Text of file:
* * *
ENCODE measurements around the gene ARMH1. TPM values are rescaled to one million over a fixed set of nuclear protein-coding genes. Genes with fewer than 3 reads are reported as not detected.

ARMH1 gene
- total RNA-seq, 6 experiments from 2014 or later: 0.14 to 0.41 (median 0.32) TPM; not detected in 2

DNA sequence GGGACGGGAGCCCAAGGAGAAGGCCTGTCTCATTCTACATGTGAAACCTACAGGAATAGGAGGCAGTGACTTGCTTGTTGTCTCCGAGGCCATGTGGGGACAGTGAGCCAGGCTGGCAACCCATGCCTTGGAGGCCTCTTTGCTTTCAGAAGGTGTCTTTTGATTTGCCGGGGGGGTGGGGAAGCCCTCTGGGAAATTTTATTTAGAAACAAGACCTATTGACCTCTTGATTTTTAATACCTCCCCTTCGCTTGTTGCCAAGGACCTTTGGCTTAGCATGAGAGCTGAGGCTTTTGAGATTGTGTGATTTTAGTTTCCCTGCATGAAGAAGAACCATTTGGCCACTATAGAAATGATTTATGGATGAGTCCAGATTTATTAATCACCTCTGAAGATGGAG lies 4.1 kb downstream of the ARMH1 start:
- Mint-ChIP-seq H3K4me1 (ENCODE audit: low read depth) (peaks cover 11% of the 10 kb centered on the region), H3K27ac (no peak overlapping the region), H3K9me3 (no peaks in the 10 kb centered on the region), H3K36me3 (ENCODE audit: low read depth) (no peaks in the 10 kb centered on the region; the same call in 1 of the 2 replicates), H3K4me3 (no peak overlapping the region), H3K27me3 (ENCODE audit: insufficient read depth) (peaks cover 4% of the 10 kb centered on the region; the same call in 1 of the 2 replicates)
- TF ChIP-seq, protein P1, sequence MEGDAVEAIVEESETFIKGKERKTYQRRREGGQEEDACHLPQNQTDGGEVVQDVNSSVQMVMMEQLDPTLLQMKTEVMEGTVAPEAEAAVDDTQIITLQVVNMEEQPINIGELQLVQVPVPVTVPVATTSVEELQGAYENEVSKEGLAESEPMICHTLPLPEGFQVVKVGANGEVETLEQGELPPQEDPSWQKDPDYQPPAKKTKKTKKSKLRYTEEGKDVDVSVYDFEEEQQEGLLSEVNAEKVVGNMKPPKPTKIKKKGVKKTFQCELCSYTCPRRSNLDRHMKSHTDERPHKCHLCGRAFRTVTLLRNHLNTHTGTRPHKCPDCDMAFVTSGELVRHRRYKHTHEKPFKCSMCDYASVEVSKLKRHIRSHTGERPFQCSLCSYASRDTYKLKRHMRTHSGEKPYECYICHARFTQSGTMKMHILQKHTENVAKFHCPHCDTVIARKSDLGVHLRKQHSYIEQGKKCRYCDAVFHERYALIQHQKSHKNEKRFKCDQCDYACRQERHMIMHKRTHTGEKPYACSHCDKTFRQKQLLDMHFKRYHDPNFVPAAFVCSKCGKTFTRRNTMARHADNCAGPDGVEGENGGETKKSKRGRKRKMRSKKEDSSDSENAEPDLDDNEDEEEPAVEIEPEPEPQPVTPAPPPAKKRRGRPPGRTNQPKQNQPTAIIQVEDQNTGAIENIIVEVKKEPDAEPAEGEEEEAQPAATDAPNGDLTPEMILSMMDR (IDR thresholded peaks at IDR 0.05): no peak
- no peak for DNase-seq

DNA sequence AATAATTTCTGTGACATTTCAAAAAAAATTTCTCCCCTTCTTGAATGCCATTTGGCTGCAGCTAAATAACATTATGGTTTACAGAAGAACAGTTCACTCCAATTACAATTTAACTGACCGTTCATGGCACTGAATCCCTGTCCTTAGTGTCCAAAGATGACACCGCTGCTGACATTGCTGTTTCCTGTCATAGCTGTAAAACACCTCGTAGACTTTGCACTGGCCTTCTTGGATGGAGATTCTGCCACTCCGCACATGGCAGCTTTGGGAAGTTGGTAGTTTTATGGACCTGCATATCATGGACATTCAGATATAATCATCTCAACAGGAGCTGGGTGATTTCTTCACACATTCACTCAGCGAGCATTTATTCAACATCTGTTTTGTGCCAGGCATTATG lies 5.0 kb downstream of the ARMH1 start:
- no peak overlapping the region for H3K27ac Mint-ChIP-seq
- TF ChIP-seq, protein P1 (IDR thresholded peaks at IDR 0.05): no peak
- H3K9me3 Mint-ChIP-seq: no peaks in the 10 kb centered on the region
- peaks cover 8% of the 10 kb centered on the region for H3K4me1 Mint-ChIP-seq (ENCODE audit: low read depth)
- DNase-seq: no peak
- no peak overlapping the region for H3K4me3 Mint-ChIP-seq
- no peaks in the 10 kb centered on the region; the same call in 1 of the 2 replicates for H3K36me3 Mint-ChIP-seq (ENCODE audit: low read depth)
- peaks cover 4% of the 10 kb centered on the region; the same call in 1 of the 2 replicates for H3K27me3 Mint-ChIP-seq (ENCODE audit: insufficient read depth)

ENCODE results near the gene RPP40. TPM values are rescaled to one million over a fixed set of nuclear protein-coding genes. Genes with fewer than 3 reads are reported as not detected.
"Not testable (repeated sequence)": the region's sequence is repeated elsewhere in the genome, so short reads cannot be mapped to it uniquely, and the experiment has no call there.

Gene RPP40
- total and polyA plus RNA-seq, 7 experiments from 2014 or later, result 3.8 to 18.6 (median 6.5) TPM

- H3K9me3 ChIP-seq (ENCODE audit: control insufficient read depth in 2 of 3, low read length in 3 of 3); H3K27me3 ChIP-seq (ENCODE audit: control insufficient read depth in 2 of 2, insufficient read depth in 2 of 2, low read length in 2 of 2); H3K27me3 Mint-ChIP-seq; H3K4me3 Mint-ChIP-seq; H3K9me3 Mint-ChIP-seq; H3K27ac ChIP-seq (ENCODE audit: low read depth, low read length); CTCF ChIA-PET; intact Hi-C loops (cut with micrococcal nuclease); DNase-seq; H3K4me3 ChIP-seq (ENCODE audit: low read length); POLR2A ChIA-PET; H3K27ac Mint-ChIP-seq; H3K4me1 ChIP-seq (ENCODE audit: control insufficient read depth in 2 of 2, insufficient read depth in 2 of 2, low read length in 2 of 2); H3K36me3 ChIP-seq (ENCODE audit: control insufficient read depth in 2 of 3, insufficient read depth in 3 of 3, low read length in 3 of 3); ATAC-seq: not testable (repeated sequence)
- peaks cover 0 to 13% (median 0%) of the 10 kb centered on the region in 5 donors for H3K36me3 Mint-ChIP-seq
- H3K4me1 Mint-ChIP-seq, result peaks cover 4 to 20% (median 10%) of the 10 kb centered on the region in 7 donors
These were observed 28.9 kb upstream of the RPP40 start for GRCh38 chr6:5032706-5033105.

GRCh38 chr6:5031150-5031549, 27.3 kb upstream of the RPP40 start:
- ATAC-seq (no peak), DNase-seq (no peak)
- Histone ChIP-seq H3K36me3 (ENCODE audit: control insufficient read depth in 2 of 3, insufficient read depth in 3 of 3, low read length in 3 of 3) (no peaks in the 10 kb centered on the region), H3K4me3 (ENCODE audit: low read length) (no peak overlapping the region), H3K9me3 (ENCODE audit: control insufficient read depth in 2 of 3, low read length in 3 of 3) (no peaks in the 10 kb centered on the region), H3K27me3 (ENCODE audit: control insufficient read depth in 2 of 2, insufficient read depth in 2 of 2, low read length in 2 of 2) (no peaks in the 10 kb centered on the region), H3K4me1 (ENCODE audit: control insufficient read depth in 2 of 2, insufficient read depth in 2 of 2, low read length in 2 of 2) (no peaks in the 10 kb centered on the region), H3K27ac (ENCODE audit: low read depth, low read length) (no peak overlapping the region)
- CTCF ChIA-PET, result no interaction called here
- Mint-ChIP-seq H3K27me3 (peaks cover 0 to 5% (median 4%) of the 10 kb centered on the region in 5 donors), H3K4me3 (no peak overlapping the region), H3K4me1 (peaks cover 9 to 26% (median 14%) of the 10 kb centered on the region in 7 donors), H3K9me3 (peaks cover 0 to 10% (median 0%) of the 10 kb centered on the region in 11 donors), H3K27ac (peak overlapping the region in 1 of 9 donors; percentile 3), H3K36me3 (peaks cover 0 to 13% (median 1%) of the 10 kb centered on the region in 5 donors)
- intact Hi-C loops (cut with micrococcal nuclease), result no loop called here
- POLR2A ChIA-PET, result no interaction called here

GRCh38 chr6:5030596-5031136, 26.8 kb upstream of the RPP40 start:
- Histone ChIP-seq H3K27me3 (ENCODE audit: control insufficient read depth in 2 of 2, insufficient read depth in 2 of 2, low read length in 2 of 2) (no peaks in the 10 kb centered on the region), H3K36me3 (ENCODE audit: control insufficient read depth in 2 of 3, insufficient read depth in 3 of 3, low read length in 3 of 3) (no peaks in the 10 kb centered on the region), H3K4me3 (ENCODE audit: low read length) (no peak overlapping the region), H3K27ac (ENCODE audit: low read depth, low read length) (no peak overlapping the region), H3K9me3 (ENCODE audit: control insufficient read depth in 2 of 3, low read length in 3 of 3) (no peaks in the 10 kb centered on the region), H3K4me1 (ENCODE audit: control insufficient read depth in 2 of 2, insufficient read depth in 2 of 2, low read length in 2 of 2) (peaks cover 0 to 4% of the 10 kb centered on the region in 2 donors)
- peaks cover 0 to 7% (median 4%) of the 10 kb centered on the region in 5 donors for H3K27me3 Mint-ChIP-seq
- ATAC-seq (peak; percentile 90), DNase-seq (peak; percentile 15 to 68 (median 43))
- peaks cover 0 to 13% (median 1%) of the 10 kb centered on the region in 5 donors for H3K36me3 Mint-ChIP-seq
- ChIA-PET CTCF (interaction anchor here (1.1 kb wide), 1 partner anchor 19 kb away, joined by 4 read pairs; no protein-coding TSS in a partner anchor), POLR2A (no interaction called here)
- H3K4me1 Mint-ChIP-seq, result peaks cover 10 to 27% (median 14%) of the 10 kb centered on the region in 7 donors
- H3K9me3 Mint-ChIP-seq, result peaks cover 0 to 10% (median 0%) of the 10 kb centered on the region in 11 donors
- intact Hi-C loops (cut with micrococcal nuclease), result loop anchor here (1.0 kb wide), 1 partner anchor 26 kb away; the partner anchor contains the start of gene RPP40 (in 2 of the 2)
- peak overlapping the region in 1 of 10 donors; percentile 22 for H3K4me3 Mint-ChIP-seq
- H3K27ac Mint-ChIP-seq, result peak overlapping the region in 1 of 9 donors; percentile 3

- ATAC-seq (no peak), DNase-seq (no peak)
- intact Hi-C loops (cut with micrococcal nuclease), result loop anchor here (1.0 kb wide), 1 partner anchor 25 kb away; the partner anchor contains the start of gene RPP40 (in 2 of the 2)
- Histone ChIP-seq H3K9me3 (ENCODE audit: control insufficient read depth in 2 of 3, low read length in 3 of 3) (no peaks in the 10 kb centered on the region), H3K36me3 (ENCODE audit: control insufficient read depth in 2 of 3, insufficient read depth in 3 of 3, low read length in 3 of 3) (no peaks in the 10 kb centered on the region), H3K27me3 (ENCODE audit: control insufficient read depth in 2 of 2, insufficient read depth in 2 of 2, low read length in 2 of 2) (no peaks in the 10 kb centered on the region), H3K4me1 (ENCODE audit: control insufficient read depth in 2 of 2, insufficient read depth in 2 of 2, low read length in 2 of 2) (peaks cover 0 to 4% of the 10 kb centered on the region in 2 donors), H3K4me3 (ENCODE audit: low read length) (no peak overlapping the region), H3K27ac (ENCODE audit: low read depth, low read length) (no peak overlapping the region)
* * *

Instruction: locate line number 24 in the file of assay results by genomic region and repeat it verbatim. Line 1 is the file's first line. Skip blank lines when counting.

These were observed 28.9 kb upstream of the RPP40 start for GRCh38 chr6:5032706-5033105.